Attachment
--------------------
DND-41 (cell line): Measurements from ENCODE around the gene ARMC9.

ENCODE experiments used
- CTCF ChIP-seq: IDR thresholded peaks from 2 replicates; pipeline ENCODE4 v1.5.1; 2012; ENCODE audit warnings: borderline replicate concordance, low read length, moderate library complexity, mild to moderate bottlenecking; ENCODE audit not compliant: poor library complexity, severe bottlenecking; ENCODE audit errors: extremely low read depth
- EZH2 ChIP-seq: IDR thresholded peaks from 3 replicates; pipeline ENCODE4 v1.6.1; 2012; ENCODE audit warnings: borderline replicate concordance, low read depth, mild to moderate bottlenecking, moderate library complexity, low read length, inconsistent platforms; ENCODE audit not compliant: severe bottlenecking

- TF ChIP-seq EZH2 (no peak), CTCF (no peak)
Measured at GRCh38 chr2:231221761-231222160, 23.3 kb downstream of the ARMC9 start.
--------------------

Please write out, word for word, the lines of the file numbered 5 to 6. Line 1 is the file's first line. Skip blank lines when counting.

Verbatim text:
- TF ChIP-seq EZH2 (no peak), CTCF (no peak)
Measured at GRCh38 chr2:231221761-231222160, 23.3 kb downstream of the ARMC9 start.